What is the new influenza A [H1N1]?
This is a new influenza A [H1N1] virus that has never before circulated among humans. This virus is not related to previous or current human seasonal influenza viruses. The place of origin of the virus is unknown.
What are the signs and symptoms of infection?
Signs of influenza A [H1N1] are flu-like, including fever, cough, headache, muscle and joint pain, sore throat and runny nose, and sometimes vomiting and diarrhoea.
Why are we so worried about this flu when hundreds of thousands die every year from seasonal epidemics?
Influenza A [H1N1] is a new virus and one to which most people have no, or little immunity and, therefore, this virus could cause more infections than are seen with seasonal flu. World Health Organization [WHO] is working closely with manufacturers to expedite the development of a safe and effective vaccine but it will be some months before it is available.
In addition, the new influenza A [H1N1] appears to be as contagious as seasonal influenza, and is spreading fast particularly among young people [from age 10 – 45]. The severity of the disease ranges from very mild symptoms to severe illnesses that can result in death. The majority of people who contract the virus experience the milder disease and recover without antiviral treatment or medical care. Of the more serious cases, more than half of hospitalised people had underlying health conditions or weak immune systems.
How do I know if I have influenza A [H1N1]?
You will not be able to tell the difference between seasonal flu and influenza A [H1N1] without medical help. Typical symptoms to watch for are similar to seasonal viruses and include fever, cough, headache, body aches, sore throat and runny nose. Only your medical practitioner and local health authority can confirm a case of influenza A [H1N1].
What should I do if I think I have the illness?
If you feel unwell, have high fever, cough or sore throat:
- stay at home and keep away from work, school or crowds;
- rest and take plenty of fluids;
- cover your nose and mouth when coughing and sneezing. If you are using tissues, make sure you dispose of them carefully. Clean your hands immediately after with soap and water or cleanse them with an alcohol-based hand rub;
- if you do not have a tissue close by when you cough or sneeze, cover your mouth as much as possible with the crook of your elbow;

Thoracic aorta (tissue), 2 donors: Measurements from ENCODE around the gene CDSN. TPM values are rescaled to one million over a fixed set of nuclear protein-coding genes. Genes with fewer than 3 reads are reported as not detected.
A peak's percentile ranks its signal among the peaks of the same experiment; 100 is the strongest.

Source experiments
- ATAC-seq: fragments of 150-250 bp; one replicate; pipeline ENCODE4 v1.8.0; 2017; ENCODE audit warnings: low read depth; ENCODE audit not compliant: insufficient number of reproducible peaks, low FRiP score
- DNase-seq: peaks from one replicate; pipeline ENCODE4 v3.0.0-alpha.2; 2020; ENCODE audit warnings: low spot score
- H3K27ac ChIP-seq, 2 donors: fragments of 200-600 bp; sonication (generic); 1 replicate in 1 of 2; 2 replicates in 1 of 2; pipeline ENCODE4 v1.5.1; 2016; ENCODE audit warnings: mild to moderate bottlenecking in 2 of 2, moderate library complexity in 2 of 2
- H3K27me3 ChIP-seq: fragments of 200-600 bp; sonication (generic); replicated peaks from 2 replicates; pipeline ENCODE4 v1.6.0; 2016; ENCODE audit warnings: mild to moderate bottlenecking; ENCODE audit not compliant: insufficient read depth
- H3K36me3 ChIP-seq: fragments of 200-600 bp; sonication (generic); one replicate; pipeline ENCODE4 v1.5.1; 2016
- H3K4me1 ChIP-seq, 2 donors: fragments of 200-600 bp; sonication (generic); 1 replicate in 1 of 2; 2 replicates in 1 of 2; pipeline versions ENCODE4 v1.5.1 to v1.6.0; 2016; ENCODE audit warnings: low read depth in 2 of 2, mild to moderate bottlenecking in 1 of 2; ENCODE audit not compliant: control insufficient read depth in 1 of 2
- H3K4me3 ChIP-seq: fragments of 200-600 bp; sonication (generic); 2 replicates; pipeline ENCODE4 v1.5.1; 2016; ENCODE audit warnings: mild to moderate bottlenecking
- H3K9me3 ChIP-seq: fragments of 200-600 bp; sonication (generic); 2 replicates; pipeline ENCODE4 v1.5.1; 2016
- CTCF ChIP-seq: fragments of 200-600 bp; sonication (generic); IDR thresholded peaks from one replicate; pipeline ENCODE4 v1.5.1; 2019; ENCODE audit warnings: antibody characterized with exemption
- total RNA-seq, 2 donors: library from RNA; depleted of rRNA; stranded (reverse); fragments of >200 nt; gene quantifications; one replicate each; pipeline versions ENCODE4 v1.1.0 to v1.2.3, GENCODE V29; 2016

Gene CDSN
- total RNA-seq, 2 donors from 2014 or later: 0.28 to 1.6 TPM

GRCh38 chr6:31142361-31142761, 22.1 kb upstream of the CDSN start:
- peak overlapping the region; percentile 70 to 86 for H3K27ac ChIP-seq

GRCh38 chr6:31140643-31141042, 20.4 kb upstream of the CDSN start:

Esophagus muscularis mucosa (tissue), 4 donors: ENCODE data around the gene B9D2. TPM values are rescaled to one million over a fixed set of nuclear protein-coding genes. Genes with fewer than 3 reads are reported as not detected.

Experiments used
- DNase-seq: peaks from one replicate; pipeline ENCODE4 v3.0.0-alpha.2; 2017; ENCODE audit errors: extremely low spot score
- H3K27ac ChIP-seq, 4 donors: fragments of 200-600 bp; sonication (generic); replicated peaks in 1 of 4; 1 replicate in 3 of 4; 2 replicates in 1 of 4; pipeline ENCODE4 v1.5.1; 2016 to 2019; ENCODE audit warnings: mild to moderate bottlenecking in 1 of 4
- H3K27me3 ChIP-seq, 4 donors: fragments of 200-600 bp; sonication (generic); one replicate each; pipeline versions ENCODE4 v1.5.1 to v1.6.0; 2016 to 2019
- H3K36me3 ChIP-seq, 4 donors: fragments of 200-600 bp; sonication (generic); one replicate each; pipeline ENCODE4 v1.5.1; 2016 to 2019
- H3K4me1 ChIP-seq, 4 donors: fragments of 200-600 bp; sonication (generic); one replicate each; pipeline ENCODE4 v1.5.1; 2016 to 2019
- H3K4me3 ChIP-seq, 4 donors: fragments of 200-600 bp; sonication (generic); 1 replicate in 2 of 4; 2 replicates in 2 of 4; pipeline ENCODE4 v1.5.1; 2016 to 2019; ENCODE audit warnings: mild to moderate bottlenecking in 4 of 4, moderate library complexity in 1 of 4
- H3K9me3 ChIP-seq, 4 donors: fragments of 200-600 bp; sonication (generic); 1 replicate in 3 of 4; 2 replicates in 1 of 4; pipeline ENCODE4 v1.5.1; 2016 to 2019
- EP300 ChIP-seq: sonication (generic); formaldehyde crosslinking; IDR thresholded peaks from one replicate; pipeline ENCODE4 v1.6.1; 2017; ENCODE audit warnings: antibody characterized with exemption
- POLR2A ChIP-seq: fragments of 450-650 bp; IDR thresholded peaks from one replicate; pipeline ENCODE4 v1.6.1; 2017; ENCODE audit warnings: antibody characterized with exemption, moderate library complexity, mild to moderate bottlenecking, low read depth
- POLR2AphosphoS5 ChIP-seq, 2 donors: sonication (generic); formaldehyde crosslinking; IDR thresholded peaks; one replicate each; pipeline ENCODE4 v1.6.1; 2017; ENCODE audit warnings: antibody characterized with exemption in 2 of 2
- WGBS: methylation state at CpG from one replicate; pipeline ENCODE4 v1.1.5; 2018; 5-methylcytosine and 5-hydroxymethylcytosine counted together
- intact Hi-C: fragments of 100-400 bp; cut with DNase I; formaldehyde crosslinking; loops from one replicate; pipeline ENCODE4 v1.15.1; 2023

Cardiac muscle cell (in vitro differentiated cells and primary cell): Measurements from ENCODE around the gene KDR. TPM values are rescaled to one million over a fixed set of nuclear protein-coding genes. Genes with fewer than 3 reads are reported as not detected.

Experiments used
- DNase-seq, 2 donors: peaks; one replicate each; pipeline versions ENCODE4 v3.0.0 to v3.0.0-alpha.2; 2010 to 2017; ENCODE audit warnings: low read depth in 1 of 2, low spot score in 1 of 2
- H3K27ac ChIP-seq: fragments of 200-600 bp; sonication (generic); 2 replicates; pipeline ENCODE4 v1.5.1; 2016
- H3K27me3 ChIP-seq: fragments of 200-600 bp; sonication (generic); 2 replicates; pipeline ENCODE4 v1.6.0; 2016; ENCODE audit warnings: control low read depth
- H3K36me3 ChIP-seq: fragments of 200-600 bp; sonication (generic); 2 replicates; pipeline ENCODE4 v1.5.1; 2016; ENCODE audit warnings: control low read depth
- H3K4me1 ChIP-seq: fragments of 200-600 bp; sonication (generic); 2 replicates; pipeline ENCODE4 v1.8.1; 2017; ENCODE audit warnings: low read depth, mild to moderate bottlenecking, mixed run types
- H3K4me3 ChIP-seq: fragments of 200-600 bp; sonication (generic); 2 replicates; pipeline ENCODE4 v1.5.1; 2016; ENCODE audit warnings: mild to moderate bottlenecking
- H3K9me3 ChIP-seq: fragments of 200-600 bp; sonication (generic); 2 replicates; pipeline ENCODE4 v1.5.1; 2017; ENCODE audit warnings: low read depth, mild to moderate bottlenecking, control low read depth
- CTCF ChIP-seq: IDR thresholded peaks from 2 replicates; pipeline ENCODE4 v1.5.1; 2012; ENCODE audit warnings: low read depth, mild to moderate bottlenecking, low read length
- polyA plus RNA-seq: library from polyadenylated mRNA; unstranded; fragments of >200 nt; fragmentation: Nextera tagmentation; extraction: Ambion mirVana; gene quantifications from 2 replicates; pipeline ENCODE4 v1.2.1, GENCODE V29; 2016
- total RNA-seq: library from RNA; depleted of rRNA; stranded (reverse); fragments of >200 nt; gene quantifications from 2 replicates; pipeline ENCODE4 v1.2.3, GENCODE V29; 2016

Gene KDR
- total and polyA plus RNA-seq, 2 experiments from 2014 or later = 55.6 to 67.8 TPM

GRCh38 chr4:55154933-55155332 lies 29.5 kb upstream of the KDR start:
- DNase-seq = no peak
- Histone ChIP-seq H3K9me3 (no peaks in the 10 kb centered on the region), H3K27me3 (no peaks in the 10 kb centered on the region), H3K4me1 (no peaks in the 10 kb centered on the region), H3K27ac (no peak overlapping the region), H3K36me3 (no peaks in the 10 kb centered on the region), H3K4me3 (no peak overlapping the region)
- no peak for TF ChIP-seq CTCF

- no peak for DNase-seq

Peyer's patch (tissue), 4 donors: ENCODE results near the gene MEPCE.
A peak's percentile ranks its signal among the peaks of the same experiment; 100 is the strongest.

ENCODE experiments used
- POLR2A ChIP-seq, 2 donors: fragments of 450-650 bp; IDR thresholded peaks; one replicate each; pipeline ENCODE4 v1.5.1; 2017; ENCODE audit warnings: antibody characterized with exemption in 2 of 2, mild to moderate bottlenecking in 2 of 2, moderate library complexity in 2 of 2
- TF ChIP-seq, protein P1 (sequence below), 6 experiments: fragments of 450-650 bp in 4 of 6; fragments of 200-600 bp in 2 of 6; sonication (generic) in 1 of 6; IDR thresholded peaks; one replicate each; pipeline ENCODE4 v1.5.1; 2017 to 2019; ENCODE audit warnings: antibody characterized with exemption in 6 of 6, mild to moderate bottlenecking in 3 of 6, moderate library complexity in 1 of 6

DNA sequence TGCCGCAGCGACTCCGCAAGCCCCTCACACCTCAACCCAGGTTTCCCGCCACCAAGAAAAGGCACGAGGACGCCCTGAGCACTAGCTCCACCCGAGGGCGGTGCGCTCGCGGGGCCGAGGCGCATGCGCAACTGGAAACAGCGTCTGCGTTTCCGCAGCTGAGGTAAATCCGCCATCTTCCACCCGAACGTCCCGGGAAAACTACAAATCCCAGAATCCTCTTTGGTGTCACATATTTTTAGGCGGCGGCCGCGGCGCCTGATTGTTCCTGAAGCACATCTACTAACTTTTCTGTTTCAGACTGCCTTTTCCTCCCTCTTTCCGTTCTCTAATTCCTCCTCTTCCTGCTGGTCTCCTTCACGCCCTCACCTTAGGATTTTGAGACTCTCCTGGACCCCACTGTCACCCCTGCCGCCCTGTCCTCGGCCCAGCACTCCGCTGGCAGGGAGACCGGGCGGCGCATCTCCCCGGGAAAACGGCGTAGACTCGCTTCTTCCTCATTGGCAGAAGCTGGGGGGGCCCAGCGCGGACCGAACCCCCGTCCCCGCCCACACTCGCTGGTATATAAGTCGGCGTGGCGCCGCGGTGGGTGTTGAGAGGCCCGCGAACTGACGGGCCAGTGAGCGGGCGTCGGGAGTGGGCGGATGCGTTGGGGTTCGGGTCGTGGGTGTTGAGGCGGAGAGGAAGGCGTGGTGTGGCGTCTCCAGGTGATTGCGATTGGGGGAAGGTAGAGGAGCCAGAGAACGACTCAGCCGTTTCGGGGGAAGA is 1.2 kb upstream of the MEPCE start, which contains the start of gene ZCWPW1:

- use a mask to help you contain the spread of droplets when you are around others, but be sure to do so correctly;
- inform family and friends about your illness and try to avoid contact with other people;
- If possible, contact a health professional before travelling to a health facility to discuss whether a medical examination is necessary.
What can I do to protect myself from catching influenza A [H1N1]?
The main route of transmission of the new influenza A[H1N1] virus seems to be similar to seasonal influenza, via droplets that are expelled by speaking, sneezing or coughing. You can prevent getting infected by avoiding close contact with people who show influenza-like symptoms [trying to maintain a distance of about one metre if possible] and taking the following measures:
- avoid touching your mouth and nose;
- clean hands thoroughly with soap and water, or cleanse them with an alcohol-based hand rub on a regular basis [especially if touching the mouth and nose, or surfaces that are potentially contaminated];
- avoid close contact with people who might be ill;
- reduce the time spent in crowded settings if possible;
- improve airflow in your living space by opening windows;
- practise good health habits including adequate sleep, eating nutritious food, and keeping physically active.
What about using a mask? What does WHO recommend?
If you are not sick you do not have to wear a mask. But if you are caring for a sick person, you can wear a mask when you are in close contact with the ill person and dispose it immediately after contact, and cleanse your hands thoroughly afterwards.
When and how to use a mask?
If you are sick and must travel or be around others, cover your mouth and nose.Using a mask correctly in all situations is essential. Incorrect use actually increases the chance of spreading infection.
Should I take an antiviral now just in case I catch the new virus?
No. You should only take an antiviral, such as oseltamivir or zanamivir, if your health care provider advises you to do so. Individuals should not buy medicines to prevent or fight this new influenza without a prescription, and they should exercise caution in buying antivirals over the Internet.
When should I seek medical care?
Seek medical care if you experience shortness of breath or difficulty breathing, or if a fever continues more than three days. For parents with a young child who is ill, seek medical care if a child has fast or laboured breathing, continuing fever or convulsions [seizures].
Supportive care at home—resting, drinking plenty of fluids and using a pain reliever for aches—is adequate for recovery in most cases. [A non-aspirin pain reliever should be used by children and young adults because of the risk of Reye’s syndrome.]
Should I go to work if I have the flu but am feeling OK?
No. Whether you have influenza A[H1N1] or a seasonal influenza, you should stay home and away from work through the duration of your symptoms. This is a precaution that can protect your work colleagues and others.
Can I travel?
If you are feeling unwell or have symptoms of influenza, you should not travel. If you have any doubts about your health, you should check with your health care provider.
Courtesy: Global Alert and Response [GAR], World Health Organization [WHO]